THURSDAY, Nov. 19, 2020 (HealthDay News) -- Pollutants in the air -- fine particulates that are 30 times smaller than the width of a strand of hair -- may be damaging older women's brains.
In a new study, researchers linked breathing in high levels of this polluted air to shrinkage in areas of the brain that are vulnerable to Alzheimer's disease.
"Fine-particle pollution is kind of like a cocktail. There are a lot of different things involved," said study lead author Diana Younan, senior research associate at the University of Southern California. "It could come from, of course, traffic, but it could also come from fires, from dust, from power plants, from agricultural work."
The researchers studied more than 700 women in their 70s and 80s who did not already have dementia, using data from the Women's Health Initiative Memory Study. The women had brain scans at the beginning of the study and about five years later. They also provided medical histories and answered a range of demographic and health questions.
Older women who were exposed to higher levels of tiny particulates of air pollution had a greater amount of brain shrinkage over five years, according to the study.
"It could be that the pollution itself is getting into the brain. … These are tiny, tiny particles. They're 30 times smaller than [the width of] a strand of hair. You can't see them, but we might be actually inhaling them through the nose and they're getting into the brain and destroying connections in the brain or the neurons in the brain," Younan suggested.
"It could also be that it's having a secondary reaction where we're inhaling them into our lungs and then that's triggering an inflammatory response," she added.
Dr. Thomas Wisniewski is director of the NYU Langone Alzheimer's Disease Research Center.
"It's clear that this is an important environmental risk factor and it's another good reason for trying to clean up the environment," he said.
"Dementia is the most expensive thing in health care now globally, as the global population ages. If you have an identified risk mitigation factor, then it really behooves society to address the problem to help reduce this health care crisis," said Wisniewski, who wasn't involved with the study.
Younan and her colleagues relied on a machine learning tool trained to identify patterns of brain shrinkage specific to Alzheimer's risk. They used the women's addresses to determine average exposure to pollution in the three years prior to the initial scan. And they divided participants into four groups according to their levels of exposure to fine-particle pollutants.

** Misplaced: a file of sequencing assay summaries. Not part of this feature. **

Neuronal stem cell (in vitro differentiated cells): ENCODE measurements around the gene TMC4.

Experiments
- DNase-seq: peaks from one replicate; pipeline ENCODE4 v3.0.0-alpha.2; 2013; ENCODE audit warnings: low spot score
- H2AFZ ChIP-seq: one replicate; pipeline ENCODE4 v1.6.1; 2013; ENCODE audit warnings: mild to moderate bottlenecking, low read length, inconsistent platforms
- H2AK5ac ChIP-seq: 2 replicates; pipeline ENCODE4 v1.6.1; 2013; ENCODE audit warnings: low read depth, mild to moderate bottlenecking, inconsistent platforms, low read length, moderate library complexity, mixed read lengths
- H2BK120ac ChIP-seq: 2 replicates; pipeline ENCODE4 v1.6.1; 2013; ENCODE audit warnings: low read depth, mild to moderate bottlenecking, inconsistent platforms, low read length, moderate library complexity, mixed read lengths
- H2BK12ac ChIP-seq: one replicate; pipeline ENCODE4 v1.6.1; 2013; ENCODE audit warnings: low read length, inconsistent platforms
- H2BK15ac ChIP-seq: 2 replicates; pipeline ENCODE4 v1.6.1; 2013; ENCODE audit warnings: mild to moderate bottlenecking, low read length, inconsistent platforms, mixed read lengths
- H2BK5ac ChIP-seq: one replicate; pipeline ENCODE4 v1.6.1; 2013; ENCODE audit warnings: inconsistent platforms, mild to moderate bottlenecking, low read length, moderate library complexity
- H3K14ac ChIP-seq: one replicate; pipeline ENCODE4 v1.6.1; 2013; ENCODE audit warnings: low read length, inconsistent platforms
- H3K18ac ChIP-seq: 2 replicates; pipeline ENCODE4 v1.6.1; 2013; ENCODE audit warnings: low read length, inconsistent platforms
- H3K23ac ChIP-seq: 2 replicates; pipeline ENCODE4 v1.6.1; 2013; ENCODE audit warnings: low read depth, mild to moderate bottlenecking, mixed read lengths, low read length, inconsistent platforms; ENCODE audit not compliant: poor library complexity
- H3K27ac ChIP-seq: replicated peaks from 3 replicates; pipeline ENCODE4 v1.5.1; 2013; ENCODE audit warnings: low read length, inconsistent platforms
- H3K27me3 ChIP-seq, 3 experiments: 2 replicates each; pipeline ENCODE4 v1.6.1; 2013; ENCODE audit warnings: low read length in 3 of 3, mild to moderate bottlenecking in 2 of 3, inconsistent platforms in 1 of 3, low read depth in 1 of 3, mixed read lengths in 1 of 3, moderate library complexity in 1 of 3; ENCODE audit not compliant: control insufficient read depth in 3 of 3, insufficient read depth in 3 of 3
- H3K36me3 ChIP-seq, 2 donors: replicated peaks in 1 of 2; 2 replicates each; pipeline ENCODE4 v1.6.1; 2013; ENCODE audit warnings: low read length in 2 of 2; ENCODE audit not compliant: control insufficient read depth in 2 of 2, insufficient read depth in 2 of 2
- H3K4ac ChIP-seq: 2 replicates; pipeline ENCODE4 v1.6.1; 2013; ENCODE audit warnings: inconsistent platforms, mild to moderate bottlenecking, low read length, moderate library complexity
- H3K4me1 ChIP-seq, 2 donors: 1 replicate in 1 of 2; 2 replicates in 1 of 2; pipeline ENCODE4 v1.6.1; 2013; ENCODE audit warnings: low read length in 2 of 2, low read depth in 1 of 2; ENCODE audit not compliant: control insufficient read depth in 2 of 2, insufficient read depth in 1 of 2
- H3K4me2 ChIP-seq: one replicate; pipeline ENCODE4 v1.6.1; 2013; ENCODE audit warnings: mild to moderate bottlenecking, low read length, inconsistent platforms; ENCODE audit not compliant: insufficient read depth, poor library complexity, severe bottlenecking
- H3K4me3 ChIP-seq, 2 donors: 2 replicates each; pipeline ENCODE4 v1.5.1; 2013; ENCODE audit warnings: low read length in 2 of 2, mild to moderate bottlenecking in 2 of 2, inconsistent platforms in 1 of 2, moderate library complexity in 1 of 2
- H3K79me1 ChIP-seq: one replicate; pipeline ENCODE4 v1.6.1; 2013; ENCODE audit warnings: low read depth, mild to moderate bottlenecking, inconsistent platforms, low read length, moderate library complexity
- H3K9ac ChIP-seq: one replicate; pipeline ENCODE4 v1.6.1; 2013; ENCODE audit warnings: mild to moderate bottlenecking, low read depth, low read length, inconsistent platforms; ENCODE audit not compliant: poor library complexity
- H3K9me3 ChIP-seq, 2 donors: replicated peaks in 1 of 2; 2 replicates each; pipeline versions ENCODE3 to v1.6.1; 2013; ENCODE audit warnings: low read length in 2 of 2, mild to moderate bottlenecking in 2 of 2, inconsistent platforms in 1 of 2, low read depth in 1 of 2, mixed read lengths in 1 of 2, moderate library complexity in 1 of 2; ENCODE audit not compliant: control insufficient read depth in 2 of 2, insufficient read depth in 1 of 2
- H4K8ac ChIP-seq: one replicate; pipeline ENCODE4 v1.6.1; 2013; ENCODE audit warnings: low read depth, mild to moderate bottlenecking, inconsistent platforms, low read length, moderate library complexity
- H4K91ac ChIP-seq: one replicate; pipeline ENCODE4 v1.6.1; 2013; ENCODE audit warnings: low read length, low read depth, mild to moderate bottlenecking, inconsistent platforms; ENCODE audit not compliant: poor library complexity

The researchers scored participants' MRI scans based on how similar they were to Alzheimer's disease patterns.
Scores ranged from 0 to 1, with higher scores showing more brain changes. Overall, the women's scores changed from .28 to .44 after five years. For each additional 3 micrograms of fine-particle pollution per cubic meter of air, researchers found an average score increase of .03, showing a greater extent of brain shrinkage. This was equivalent to a 24% increased risk of Alzheimer's disease.
The study can't prove a direct cause-and-effect relationship. Still, people who live in metropolitan areas may be more at risk, Younan said.
She also noted that some of the exposure levels included in the research were below current U.S. Environmental Protection Agency standards for what's safe.
"That could have some public health implications and maybe even suggest that the current levels might still be too high," Younan said.
You can help mitigate some of the risks by paying attention to air quality numbers, working out indoors when the air quality is bad, keeping car vents closed and filtering out air pollution through air conditioning systems at home, Younan said.
Wisniewski said you also can influence your own brain health through healthy habits. This includes regular exercise and a Mediterranean diet full of grains, nuts, fruits and vegetables. Also important are good sleep, activities that keep the brain active and treating any blood pressure, cholesterol or glucose issues.
"For the common, late-onset form of Alzheimer's disease, lifestyle and environmental things play a very substantial role. These factors have an interplay with one's genetic background, but the lifestyle things can make a key effect as to what age you present with symptoms," Wisniewski said.
The findings were published Nov. 18 in the online issue of Neurology.
The Alzheimer's Association offers more on reducing your risks for dementia.
SOURCES: Diana Younan, PhD, MPH, senior research associate, University of Southern California, Los Angeles; Thomas Wisniewski, MD, professor, neurology, pathology and psychiatry, New York University School of Medicine, and director, NYU Langone Alzheimer's Disease Research Center, New York City; Neurology, Nov. 18, 2020, online